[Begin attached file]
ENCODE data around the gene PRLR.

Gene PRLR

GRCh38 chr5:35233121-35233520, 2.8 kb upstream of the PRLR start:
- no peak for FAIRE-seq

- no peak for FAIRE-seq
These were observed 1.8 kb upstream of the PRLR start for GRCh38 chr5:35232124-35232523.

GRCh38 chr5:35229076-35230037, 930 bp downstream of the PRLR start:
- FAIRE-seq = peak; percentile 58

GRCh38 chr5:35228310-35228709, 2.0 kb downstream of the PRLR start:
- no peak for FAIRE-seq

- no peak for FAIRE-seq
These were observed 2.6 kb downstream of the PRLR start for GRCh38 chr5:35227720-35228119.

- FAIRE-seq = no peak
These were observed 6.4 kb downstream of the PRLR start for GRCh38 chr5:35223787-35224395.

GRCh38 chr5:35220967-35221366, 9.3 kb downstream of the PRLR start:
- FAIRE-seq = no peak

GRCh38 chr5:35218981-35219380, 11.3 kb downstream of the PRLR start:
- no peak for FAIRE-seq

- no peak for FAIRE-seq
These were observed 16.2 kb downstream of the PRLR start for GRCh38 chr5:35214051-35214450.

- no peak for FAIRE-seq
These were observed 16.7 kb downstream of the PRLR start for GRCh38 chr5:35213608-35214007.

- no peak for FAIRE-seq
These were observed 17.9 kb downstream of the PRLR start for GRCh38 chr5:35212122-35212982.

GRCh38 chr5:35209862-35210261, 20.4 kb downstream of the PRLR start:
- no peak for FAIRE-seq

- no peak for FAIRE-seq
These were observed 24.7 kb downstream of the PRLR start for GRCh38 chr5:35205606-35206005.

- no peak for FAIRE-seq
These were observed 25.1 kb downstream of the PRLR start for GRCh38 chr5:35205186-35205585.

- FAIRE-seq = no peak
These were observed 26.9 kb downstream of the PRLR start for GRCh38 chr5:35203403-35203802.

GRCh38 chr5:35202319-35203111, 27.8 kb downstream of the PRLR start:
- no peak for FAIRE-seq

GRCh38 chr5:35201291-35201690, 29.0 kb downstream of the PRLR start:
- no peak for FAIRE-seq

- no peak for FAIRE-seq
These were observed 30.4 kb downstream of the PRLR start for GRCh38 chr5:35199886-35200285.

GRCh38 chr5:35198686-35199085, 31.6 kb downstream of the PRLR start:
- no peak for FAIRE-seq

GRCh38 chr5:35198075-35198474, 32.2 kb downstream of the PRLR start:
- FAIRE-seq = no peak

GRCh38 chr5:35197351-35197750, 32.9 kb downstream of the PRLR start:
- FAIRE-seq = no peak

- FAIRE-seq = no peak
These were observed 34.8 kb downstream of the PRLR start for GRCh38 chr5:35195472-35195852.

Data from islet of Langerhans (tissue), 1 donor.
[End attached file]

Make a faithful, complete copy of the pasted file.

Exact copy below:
ENCODE data around the gene PRLR.

Gene PRLR

GRCh38 chr5:35233121-35233520, 2.8 kb upstream of the PRLR start:
- no peak for FAIRE-seq

- no peak for FAIRE-seq
These were observed 1.8 kb upstream of the PRLR start for GRCh38 chr5:35232124-35232523.

GRCh38 chr5:35229076-35230037, 930 bp downstream of the PRLR start:
- FAIRE-seq = peak; percentile 58

GRCh38 chr5:35228310-35228709, 2.0 kb downstream of the PRLR start:
- no peak for FAIRE-seq

- no peak for FAIRE-seq
These were observed 2.6 kb downstream of the PRLR start for GRCh38 chr5:35227720-35228119.

- FAIRE-seq = no peak
These were observed 6.4 kb downstream of the PRLR start for GRCh38 chr5:35223787-35224395.

GRCh38 chr5:35220967-35221366, 9.3 kb downstream of the PRLR start:
- FAIRE-seq = no peak

GRCh38 chr5:35218981-35219380, 11.3 kb downstream of the PRLR start:
- no peak for FAIRE-seq

- no peak for FAIRE-seq
These were observed 16.2 kb downstream of the PRLR start for GRCh38 chr5:35214051-35214450.

- no peak for FAIRE-seq
These were observed 16.7 kb downstream of the PRLR start for GRCh38 chr5:35213608-35214007.

- no peak for FAIRE-seq
These were observed 17.9 kb downstream of the PRLR start for GRCh38 chr5:35212122-35212982.

GRCh38 chr5:35209862-35210261, 20.4 kb downstream of the PRLR start:
- no peak for FAIRE-seq

- no peak for FAIRE-seq
These were observed 24.7 kb downstream of the PRLR start for GRCh38 chr5:35205606-35206005.

- no peak for FAIRE-seq
These were observed 25.1 kb downstream of the PRLR start for GRCh38 chr5:35205186-35205585.

- FAIRE-seq = no peak
These were observed 26.9 kb downstream of the PRLR start for GRCh38 chr5:35203403-35203802.

GRCh38 chr5:35202319-35203111, 27.8 kb downstream of the PRLR start:
- no peak for FAIRE-seq

GRCh38 chr5:35201291-35201690, 29.0 kb downstream of the PRLR start:
- no peak for FAIRE-seq

- no peak for FAIRE-seq
These were observed 30.4 kb downstream of the PRLR start for GRCh38 chr5:35199886-35200285.

GRCh38 chr5:35198686-35199085, 31.6 kb downstream of the PRLR start:
- no peak for FAIRE-seq

GRCh38 chr5:35198075-35198474, 32.2 kb downstream of the PRLR start:
- FAIRE-seq = no peak

GRCh38 chr5:35197351-35197750, 32.9 kb downstream of the PRLR start:
- FAIRE-seq = no peak

- FAIRE-seq = no peak
These were observed 34.8 kb downstream of the PRLR start for GRCh38 chr5:35195472-35195852.

Data from islet of Langerhans (tissue), 1 donor.